I’ve been following IBM’s progress on Watson for some time, because it WILL have a profound affect on the role of librarians. Since I first ran across the brief article in early 2011 I knew that the world was on the brink of experiencing “thinking” computers. We have all seen movies about cognitive robots, Orwellian world domination by computers, and now there’s even a TV series with a robot police partner that has a soul – of sorts. So we have been fascinated with thinking computers for over a century. There’s even a movie in theaters now about a guy who falls in love with his smart phone – and it falls in love with him. [eyes rolling] As I’ve stated before, Jules Verne wrote “Anything one man can imagine, other men can make real.” so it should be no surprise that the thinking computer is now reality.

If IBM is right that cognitive computing will be the next wave of innovation in the industry and a new phase of computing, it has placed itself at the center of a substantial new market opportunity. Even at the most basic level to simplify the process of making information more available is what IBM Watson provides and our information optimization research finds is very important to 65 percent of organizations. [Emphasis added.]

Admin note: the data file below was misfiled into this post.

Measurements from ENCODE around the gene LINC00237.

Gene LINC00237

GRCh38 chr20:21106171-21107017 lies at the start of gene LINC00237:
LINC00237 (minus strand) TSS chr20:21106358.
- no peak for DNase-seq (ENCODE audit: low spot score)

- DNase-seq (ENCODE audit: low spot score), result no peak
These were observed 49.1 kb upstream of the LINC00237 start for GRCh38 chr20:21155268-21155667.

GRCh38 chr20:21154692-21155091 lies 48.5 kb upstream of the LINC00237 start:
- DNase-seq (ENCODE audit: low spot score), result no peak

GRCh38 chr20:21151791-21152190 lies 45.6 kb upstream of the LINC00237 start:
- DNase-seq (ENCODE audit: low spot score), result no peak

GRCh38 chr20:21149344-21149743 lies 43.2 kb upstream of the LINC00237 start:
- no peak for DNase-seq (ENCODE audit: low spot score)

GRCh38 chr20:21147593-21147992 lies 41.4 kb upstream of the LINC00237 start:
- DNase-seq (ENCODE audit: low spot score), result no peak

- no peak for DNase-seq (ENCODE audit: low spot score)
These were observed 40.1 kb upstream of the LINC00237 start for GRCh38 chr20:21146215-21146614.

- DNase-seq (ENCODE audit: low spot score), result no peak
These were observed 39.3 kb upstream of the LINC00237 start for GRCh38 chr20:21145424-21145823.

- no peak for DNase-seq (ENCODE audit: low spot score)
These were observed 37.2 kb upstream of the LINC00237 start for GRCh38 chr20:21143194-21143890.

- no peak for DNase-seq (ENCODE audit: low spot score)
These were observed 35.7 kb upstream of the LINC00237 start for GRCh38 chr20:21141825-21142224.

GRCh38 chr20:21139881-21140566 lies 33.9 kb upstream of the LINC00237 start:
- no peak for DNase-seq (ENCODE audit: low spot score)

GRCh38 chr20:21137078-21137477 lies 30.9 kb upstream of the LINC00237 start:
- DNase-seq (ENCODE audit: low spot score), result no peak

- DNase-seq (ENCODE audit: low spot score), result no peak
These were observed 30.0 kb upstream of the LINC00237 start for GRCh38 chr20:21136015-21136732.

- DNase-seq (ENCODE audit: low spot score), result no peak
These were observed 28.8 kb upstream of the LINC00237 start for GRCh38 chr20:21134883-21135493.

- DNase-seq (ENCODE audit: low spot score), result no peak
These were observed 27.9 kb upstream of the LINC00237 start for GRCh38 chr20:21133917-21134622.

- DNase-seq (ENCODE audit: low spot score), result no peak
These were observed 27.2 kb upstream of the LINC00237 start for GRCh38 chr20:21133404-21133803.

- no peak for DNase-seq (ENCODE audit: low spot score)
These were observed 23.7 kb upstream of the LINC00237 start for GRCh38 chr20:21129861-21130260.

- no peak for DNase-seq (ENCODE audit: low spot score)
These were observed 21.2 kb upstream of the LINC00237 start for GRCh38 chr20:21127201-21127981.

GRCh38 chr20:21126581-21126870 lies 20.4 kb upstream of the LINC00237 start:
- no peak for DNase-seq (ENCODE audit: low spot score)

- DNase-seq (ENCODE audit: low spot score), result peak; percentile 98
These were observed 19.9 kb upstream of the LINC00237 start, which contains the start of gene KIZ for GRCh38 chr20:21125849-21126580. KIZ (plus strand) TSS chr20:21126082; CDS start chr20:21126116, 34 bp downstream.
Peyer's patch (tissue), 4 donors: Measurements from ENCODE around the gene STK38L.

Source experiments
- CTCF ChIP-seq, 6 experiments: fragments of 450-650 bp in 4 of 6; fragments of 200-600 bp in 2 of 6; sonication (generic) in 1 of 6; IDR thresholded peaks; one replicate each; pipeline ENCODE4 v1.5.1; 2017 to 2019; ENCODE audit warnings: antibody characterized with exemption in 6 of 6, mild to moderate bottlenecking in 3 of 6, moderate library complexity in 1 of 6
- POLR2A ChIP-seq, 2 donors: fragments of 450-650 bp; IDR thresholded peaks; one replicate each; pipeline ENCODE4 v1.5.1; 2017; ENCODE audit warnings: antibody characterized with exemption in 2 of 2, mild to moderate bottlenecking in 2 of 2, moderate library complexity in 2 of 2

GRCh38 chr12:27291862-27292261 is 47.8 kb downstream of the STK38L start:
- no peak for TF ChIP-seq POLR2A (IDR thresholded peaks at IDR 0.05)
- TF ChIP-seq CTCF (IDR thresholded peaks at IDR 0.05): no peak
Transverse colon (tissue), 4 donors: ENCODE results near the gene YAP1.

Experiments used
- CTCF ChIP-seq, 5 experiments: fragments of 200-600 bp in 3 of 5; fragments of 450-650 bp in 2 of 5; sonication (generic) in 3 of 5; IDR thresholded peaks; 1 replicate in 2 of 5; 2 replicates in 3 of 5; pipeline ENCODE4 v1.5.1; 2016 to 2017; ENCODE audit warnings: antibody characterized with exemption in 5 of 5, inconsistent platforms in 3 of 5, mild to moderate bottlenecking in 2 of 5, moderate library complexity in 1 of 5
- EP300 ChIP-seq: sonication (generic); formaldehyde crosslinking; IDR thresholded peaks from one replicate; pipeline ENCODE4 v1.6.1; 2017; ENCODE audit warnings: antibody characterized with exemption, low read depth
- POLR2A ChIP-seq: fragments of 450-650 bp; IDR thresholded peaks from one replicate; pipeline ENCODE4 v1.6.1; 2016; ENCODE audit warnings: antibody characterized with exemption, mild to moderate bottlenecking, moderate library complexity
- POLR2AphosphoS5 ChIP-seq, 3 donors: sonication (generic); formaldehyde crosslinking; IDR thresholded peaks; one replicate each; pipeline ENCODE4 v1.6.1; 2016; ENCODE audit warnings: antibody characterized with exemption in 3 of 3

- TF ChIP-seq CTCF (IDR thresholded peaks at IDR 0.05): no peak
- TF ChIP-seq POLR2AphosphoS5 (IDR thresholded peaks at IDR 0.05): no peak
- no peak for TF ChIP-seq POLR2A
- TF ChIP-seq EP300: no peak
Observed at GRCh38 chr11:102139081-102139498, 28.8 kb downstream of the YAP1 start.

IF IBM IS RIGHT…? Seriously! Did that young man just write that? How could ANYONE doubt that cognitive computing IS the next wave of innovation in computing? It is what the world has been waiting for with anticipation and dread. It will spell the beginning of awesome new capabilities for the individual, as well as businesses.

At the launch of the IBM Watson business unit, IBM Research’s Dr. Guruduth Banavar brought forward some of the latest thinking on cognitive science and the ability to teach machines to reason and … how it will impact roles and businesses in the next decade.

As it begins to scale its offering, part of IBM’s challenge is to manage the continuous information feeds that effectively make IBM Watson smarter. While IBM does not talk much about the content aspects of what is required, it is clearly more than just loading files, and these efforts are just as important as librarians are to libraries, whereby they are not just stewards to a collection of books but ensure the value and improvement of the library.